Friday, November 4, 2011

Shim Sham

Leonard Reed
The Shim Sham Shimmy, Shim Sham or just Sham originally is a particular tap dance routine. It is credited to Leonard Reed, who originally called it Goofus, or to Willie Bryant. For swing dancers, today it is kind of line dance that recalls the roots of swing.
The Shim Sham routine created by Leonard Reed and Willie Bryant in 1927 uses four popular steps of the period: the Shim Sham, the Pushbeat and Crossover, the Tackie Annie or Tack Annie, and the Half Break. There are several variations of the Shim Sham - one developed by Frankie Manning, another by Al Minns and Leon James (also called the "Savoy Shim Sham"), and a third by Dean Collins.


The Shim Sham is 10 phrases of choreography (each phrase lasting four 8-counts), so it does not usually take up an entire song. After the Shim Sham was over, the dancers then would exit either stage left or right, depending on what was agreed upon for that show.

Today in the Lindy Hop scene, once the Shim Sham choreography is over, dancers typically grab a partner and break into lindy hop for the remainder of the song. During this portion of the song, the band or a DJ may call out "Freeze!" or "Slow!" instructing the dancers to either stop where they are or dance slowly, then call out "Dance!" to tell everyone to resumes normal dancing.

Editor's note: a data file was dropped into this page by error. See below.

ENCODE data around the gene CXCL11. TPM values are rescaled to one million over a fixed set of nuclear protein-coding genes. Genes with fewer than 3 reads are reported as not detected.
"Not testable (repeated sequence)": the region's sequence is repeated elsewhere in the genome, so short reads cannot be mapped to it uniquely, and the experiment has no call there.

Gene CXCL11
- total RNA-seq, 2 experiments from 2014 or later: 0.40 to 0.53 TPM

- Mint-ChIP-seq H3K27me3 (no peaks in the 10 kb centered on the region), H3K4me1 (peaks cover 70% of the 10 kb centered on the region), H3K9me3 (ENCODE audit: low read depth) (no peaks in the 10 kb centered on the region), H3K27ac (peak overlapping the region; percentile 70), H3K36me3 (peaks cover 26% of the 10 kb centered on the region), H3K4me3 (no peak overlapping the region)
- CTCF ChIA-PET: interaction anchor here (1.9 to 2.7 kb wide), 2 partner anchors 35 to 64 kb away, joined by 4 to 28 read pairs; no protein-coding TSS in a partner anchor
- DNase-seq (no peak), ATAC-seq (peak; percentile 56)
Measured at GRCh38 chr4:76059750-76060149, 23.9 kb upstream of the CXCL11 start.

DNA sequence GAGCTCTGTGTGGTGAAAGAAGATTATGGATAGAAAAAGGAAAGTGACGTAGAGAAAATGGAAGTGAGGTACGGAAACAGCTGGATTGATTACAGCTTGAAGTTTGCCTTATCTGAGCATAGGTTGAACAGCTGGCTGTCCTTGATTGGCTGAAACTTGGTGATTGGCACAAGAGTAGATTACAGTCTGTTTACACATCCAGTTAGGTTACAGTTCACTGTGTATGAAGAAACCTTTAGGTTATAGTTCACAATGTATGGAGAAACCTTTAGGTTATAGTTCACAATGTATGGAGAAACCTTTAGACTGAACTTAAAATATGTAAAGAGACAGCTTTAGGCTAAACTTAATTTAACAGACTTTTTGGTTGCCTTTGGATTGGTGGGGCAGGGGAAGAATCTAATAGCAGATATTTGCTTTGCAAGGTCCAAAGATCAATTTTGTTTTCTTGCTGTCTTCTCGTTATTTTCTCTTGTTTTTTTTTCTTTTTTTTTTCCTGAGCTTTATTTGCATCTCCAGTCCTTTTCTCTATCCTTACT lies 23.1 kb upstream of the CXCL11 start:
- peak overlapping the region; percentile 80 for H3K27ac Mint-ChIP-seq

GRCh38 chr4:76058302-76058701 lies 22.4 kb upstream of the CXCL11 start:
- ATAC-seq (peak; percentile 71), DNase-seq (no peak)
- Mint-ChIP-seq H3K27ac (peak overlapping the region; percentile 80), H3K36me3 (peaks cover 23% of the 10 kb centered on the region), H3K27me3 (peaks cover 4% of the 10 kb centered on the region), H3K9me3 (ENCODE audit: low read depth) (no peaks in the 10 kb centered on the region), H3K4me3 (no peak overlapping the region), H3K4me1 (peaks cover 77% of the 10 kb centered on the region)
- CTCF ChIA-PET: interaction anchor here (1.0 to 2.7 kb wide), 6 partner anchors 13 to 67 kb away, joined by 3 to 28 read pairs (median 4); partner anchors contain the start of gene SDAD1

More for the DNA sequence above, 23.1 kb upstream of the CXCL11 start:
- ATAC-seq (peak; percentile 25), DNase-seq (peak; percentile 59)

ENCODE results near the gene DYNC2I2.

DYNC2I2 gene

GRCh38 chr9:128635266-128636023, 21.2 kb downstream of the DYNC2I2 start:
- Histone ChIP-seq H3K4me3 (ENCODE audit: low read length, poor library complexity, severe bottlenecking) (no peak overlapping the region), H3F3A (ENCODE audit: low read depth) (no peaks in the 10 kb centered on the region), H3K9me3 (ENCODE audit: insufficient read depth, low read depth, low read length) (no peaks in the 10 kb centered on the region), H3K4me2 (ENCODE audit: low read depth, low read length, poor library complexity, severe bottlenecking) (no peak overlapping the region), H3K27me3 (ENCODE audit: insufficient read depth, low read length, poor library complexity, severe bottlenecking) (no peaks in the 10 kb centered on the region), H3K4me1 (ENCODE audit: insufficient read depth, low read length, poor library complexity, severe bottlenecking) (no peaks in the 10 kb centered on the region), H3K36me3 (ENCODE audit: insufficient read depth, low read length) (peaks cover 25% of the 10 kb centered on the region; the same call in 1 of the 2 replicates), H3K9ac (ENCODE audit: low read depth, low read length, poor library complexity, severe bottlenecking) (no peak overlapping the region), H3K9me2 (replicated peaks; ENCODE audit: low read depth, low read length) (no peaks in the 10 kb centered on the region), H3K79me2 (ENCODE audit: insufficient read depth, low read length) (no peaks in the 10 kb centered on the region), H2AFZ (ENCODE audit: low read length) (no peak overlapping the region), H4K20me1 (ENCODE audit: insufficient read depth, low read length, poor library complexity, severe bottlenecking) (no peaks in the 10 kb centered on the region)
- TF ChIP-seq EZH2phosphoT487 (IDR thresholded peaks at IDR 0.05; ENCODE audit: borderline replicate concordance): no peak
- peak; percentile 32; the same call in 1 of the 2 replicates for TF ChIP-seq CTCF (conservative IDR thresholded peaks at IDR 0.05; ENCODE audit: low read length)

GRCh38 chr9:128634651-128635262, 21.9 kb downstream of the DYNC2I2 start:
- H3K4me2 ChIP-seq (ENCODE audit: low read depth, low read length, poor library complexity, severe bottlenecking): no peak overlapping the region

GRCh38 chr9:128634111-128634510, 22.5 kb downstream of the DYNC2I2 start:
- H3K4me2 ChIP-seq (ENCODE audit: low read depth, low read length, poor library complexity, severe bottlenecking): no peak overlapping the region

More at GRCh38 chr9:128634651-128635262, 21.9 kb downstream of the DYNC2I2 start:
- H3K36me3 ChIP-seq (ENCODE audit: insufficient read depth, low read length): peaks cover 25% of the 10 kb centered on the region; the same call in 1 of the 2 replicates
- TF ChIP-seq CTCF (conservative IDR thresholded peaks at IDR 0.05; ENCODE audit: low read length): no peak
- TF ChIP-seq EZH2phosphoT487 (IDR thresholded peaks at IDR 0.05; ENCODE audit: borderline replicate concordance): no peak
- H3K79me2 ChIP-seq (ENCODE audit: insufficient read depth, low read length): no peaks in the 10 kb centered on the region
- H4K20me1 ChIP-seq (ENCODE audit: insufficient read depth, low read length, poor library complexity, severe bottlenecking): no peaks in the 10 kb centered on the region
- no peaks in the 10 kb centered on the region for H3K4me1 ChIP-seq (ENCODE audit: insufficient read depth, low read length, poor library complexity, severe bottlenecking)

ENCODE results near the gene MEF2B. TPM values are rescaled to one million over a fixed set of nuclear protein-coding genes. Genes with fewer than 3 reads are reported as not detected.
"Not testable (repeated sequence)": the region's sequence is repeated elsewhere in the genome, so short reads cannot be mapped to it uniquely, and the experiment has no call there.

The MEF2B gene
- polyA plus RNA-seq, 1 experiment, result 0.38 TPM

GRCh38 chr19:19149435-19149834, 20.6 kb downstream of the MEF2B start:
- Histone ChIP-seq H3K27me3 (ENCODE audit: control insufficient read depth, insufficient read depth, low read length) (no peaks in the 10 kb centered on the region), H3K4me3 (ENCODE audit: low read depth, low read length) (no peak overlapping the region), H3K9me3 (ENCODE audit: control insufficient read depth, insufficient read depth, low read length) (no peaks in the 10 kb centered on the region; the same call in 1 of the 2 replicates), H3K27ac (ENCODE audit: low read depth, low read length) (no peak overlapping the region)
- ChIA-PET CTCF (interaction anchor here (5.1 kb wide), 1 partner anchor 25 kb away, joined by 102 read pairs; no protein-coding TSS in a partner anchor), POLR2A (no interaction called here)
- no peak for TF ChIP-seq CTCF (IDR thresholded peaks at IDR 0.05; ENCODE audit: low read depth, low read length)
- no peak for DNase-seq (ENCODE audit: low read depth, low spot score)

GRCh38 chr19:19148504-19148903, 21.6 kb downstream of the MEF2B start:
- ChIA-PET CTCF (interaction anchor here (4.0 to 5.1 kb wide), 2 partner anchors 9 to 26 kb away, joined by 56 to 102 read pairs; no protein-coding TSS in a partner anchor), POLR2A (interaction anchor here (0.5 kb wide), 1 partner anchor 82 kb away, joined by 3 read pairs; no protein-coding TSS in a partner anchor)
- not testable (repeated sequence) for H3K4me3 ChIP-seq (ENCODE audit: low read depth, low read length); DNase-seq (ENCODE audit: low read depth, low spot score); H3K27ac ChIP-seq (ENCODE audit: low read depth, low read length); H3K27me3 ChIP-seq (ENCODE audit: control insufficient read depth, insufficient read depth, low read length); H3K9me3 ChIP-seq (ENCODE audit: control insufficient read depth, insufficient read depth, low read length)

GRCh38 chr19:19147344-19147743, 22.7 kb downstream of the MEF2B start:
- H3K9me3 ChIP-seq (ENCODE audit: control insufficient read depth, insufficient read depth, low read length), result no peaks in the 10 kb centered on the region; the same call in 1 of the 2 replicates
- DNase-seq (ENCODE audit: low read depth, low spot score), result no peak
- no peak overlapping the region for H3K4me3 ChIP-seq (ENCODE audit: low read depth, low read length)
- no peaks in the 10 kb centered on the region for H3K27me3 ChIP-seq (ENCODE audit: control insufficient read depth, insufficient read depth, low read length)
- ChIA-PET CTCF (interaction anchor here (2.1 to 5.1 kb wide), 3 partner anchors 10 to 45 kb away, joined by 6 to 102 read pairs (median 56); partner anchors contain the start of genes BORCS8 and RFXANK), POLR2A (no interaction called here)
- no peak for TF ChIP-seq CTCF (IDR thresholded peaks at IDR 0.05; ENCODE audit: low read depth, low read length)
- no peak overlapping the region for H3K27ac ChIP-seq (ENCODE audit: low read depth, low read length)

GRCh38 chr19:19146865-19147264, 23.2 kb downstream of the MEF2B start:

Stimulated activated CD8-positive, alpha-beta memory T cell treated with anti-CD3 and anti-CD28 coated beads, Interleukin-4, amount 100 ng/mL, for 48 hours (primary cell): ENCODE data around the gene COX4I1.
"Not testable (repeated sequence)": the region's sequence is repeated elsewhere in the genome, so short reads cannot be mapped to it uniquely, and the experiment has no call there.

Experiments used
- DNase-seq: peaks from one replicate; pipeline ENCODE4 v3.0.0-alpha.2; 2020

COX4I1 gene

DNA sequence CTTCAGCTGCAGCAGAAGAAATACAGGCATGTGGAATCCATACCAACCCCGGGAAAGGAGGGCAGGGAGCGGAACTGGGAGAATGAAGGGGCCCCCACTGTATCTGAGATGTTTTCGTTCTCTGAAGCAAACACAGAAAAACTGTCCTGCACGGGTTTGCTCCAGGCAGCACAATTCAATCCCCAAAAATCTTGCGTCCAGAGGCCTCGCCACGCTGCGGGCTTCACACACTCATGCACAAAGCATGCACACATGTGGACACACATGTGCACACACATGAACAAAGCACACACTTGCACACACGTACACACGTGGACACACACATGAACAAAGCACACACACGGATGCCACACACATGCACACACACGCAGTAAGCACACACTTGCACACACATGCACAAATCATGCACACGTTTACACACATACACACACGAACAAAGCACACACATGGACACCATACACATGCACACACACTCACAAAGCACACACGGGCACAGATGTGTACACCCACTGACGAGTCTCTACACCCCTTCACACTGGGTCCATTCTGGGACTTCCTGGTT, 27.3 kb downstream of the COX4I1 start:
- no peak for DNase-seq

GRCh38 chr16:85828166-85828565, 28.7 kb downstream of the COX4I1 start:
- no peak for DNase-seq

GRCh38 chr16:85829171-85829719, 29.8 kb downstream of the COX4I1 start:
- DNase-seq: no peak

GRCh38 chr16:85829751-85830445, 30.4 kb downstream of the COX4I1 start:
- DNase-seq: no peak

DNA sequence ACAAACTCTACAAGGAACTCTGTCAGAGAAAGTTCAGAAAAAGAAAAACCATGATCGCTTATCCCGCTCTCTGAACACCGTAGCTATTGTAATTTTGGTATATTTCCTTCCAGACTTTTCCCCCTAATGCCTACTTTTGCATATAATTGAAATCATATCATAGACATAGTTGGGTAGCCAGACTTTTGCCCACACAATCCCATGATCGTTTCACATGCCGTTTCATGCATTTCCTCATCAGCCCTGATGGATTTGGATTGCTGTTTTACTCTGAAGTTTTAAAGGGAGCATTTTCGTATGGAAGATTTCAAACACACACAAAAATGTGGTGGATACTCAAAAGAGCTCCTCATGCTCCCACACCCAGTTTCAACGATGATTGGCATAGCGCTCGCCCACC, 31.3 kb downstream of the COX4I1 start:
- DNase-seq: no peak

The Frankie Manning version adds a Boogie Back/Boogie Forward phrase and Boogie Back/Shorty George phrase to the end of the basic choreography, then repeats the basic choreography before the Lindy break—but in repeating adds a pause or break at the end of each 8-beat phrase/dance move. Only after the repeats are ended do the dancers break into free Lindy Hop with swing-outs.

The Shim Sham goes best with swing songs whose melody lines start on beat eight, as does the choreography. An obvious choice is "The Shim Sham Song" (Bill Elliot Swing Orchestra), which was written specifically for this dance and has musical effects (e.g., breaks) in all the right places. However, today the Shim Sham—particularly the Frankie Manning version—is danced more often to "'Tain't What You Do (It's The Way That Cha Do It)" by Jimmie Lunceford and His Orchestra, or "Tuxedo Junction" by Erskine Hawkins. In fact, it is typical now at a Lindy dance party for dancers to start up a Shim Sham whenever "'Tain't What You Do" is played. There is also a recording of "Stompin' at the Savoy" with the George Gee band where Manning himself calls out the moves.  

Finally, I suggest you visit DJ Chrisbe's site to learn more about Jimmy Lunceford's version of the song "'Tain't What You Do": Song of the Week #91

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